De Rossi, M. E. and Theuns, T. and Font, A. S. and McCarthy, I. G. (2015) 'The evolution of galaxy metallicity scaling relations in cosmological hydrodynamical simulations.', Monthly notices of the Royal Astronomical Society., 452 (1). pp. 486-501.
The evolution of the metal content of galaxies and its relations to other global properties [such as total stellar mass (M*), circular velocity, star formation rate (SFR), halo mass, etc.] provides important constraints on models of galaxy formation. Here we examine the evolution of metallicity scaling relations of simulated galaxies in the Galaxies-Intergalactic Medium Interaction Calculation suite of cosmological simulations. We make comparisons to observations of the correlation of gas-phase abundances with M* (the mass–metallicity relation, MZR), as well as with both M* and SFR or gas mass fraction (the so-called 3D fundamental metallicity relations, FMRs). The simulated galaxies follow the observed local MZR and FMRs over an order of magnitude in M*, but overpredict the metallicity of massive galaxies (log M* ≳ 10.5), plausibly due to inefficient feedback in this regime. We discuss the origin of the MZR and FMRs in the context of galactic outflows and gas accretion. We examine the evolution of MZRs defined using different elements that probe the three enrichment channels [SNII, SNIa, and asymptotic giant branch (AGB) stars]. Relations based on elements produced mainly by SNII evolve weakly, whereas those based on elements produced preferentially in SNIa/AGB exhibit stronger evolution, due to the longer time-scales associated with these channels. Finally, we compare the relations of central and satellite galaxies, finding systematically higher metallicities for satellites, as observed. We show that this is due to the removal of the metal-poor gas reservoir that normally surrounds galaxies and acts to dilute their gas-phase metallicity (via cooling/accretion on to the disc), but is lost due to ram-pressure stripping for satellites.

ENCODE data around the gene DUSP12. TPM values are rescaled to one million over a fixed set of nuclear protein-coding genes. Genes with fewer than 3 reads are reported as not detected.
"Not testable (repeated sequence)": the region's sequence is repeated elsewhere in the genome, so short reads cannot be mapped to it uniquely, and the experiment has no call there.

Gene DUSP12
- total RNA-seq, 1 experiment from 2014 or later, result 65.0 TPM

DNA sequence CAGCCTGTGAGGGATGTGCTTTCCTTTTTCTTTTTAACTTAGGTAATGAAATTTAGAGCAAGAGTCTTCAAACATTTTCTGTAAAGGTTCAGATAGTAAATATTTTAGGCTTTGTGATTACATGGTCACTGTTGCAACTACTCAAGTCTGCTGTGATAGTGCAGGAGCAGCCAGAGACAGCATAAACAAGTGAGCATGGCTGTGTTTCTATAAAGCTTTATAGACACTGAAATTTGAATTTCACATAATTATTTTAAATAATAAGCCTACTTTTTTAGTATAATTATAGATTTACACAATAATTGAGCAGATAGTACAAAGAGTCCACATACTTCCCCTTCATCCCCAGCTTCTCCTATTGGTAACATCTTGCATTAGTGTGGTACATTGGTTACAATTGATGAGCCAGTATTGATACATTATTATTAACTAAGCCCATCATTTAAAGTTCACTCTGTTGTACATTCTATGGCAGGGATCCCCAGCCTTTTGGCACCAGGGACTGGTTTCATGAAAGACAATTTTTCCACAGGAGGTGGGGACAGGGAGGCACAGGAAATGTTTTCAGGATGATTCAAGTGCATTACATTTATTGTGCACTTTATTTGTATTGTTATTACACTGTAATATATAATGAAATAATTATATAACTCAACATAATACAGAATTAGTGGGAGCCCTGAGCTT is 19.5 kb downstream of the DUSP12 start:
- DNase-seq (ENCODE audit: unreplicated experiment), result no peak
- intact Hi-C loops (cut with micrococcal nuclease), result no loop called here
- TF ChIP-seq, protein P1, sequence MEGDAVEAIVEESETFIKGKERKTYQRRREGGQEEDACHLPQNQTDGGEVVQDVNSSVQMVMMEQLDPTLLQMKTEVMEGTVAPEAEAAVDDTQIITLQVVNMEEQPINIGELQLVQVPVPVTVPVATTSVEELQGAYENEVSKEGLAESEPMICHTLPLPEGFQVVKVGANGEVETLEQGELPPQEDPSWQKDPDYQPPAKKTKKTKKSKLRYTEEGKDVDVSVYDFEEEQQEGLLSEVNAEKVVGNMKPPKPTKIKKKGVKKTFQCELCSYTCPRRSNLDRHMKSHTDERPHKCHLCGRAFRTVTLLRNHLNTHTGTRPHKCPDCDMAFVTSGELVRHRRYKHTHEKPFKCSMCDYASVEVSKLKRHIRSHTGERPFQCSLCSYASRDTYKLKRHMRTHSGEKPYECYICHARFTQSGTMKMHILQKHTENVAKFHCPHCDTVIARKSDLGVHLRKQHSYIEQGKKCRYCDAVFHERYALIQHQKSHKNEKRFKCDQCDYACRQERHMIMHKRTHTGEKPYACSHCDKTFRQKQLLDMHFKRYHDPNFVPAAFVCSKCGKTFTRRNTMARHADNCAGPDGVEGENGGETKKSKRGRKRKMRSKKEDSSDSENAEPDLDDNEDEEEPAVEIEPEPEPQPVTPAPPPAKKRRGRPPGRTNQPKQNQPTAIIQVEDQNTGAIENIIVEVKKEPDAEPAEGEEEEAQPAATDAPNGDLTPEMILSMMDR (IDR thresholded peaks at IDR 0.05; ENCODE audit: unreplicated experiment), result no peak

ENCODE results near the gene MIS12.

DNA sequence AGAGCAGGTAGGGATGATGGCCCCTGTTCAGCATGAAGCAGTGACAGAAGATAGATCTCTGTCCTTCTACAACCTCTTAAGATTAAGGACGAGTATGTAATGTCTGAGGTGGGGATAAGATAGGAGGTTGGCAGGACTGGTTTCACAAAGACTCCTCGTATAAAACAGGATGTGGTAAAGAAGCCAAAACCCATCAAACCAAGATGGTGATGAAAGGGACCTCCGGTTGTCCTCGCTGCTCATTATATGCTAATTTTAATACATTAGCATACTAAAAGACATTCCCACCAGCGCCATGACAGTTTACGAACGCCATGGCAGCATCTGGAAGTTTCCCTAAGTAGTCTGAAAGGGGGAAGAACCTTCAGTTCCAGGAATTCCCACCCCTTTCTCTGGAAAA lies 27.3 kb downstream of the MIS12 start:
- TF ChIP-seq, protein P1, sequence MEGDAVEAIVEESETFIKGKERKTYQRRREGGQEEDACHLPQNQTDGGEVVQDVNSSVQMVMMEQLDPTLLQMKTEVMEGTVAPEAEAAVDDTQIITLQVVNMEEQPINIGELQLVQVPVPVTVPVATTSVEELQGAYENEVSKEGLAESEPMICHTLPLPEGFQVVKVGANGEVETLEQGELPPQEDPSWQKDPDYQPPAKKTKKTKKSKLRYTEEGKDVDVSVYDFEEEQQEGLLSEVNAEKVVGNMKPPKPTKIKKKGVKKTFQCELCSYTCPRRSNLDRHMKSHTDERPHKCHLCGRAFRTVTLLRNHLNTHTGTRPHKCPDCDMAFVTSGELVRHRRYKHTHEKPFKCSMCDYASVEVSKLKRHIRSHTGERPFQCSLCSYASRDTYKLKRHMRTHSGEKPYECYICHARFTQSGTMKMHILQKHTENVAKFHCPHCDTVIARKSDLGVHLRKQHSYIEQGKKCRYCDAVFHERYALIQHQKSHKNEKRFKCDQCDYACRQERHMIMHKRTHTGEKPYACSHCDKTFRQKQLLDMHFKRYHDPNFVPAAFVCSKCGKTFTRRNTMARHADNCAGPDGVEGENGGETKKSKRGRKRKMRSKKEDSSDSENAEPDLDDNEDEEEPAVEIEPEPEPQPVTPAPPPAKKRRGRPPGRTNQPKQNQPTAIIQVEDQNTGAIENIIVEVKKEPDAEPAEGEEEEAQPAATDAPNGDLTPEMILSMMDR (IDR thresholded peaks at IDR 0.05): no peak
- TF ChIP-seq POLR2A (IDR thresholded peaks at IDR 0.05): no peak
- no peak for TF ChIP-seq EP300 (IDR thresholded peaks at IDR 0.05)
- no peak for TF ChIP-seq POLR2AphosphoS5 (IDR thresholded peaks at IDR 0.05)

|Keywords:||Methods: numerical, Galaxies: abundances, Galaxies: evolution, Galaxies: haloes, Galaxies: high-redshift, Galaxies: star formation.|
|Full text:||(VoR) Version of Record|
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|Publisher Web site:||http://dx.doi.org/10.1093/mnras/stv1287|
|Publisher statement:||This article has been accepted for publication in Monthly notices of the Royal Astronomical Society © 2015 The Authors. Published by Oxford University Press on behalf of the Royal Astronomical Society. All rights reserved.|
|Date accepted:||08 June 2015|
|Date deposited:||19 February 2016|
|Date of first online publication:||September 2015|
|Date first made open access:||No date available|
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